‘Atypical’ mad cow disease found in Alabama

July 18 (UPI) — The U.S. Department of Agriculture on Tuesday announced it discovered an “atypical” case of so-called mad cow disease in a cow in Alabama.

The 11-year-old animal showed symptoms of the disease, formally known as bovine spongiform encephalopathy, during routine surveillance of a livestock market.

“This animal never entered slaughter channels and at no time presented a risk to the food supply, or to human health in the United States,” the USDA said in a statement.

Atypical BSE is different from the classical form of the disease, which can cause Creutzfeldt-Jakob disease in humans. Atypical mad cow disease usually occurs in cattle older than 8 years of age and seems to arise rarely and spontaneously in all cattle populations.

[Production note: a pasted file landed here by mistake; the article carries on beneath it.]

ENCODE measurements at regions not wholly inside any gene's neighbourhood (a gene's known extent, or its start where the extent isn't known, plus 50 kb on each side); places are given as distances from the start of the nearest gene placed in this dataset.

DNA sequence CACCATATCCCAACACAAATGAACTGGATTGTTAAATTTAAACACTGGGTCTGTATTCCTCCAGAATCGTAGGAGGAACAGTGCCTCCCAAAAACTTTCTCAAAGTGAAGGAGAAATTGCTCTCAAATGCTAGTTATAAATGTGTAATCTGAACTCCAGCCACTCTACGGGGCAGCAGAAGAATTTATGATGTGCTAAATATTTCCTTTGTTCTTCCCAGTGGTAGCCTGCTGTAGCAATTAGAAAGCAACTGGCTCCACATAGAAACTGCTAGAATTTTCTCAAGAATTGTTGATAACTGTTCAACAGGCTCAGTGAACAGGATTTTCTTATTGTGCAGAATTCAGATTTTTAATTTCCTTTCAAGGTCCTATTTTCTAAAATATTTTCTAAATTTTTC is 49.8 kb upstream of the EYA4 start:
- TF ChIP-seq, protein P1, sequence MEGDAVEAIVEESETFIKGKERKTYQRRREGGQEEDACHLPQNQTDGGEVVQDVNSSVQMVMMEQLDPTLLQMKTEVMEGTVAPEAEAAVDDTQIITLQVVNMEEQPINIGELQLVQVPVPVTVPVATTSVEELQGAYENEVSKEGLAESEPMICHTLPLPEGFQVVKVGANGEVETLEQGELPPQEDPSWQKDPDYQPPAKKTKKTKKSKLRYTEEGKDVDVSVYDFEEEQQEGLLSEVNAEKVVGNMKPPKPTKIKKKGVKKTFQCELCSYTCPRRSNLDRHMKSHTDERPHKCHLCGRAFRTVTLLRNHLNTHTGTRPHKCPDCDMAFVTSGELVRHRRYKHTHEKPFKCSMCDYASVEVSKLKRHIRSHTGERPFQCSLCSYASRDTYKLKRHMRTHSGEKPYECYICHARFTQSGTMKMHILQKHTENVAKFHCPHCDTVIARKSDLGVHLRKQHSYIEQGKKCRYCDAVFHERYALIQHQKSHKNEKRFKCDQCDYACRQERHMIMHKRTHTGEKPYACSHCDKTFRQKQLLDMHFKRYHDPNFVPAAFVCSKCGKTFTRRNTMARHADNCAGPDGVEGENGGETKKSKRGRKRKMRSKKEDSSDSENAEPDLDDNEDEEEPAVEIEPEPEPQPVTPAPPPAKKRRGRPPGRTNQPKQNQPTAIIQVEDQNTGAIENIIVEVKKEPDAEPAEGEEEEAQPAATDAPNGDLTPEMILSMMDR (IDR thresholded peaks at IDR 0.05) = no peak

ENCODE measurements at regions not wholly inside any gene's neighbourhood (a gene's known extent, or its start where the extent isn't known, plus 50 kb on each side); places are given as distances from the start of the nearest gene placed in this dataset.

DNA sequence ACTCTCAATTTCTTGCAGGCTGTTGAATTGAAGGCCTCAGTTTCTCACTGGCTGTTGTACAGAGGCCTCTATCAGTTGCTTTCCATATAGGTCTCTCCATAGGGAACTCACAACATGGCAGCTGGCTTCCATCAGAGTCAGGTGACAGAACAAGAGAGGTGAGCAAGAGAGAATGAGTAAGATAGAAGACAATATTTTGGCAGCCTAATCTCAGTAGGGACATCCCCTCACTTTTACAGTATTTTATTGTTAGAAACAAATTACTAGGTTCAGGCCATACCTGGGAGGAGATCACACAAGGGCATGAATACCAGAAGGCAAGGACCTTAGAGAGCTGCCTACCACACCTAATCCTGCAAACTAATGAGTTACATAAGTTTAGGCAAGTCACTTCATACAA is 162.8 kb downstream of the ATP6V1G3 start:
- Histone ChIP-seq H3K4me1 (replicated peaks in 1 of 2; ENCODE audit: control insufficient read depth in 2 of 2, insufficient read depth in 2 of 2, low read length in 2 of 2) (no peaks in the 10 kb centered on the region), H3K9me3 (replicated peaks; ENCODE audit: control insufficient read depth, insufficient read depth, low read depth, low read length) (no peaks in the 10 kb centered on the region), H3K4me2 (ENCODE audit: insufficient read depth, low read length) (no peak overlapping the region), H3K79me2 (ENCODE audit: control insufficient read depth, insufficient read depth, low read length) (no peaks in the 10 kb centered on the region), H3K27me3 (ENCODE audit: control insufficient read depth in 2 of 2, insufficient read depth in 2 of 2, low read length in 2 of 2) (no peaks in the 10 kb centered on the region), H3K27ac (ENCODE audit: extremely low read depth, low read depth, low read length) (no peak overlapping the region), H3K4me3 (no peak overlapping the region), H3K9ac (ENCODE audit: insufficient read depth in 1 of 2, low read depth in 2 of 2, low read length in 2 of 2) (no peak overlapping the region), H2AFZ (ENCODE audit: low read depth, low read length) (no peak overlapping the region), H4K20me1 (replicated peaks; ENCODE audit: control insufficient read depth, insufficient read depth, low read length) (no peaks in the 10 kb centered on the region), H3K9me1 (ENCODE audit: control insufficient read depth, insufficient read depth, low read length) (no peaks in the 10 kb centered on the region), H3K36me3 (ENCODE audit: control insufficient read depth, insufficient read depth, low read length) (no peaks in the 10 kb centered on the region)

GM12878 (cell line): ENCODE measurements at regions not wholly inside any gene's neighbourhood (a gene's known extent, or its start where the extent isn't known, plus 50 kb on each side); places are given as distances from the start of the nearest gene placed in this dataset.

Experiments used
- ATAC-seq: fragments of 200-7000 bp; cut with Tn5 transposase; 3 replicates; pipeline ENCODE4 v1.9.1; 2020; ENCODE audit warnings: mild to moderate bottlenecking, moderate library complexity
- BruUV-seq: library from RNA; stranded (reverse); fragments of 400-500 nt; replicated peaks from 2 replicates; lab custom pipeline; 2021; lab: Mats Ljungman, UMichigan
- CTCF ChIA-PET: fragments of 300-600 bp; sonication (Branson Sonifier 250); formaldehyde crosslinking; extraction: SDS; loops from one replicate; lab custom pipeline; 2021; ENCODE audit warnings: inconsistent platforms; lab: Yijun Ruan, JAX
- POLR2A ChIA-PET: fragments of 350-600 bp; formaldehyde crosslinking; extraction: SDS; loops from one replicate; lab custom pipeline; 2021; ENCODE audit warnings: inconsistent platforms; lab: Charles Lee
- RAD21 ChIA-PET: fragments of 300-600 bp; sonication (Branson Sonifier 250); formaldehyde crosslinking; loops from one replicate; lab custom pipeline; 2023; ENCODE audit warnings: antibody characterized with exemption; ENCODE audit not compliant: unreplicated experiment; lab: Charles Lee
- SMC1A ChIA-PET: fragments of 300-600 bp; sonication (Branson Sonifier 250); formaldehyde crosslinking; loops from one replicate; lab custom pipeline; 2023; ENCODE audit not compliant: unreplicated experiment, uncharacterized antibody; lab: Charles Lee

This marks the fifth case of BSE in the United States this year. The first case was classical in a cow imported from Canada; the others have been atypical.

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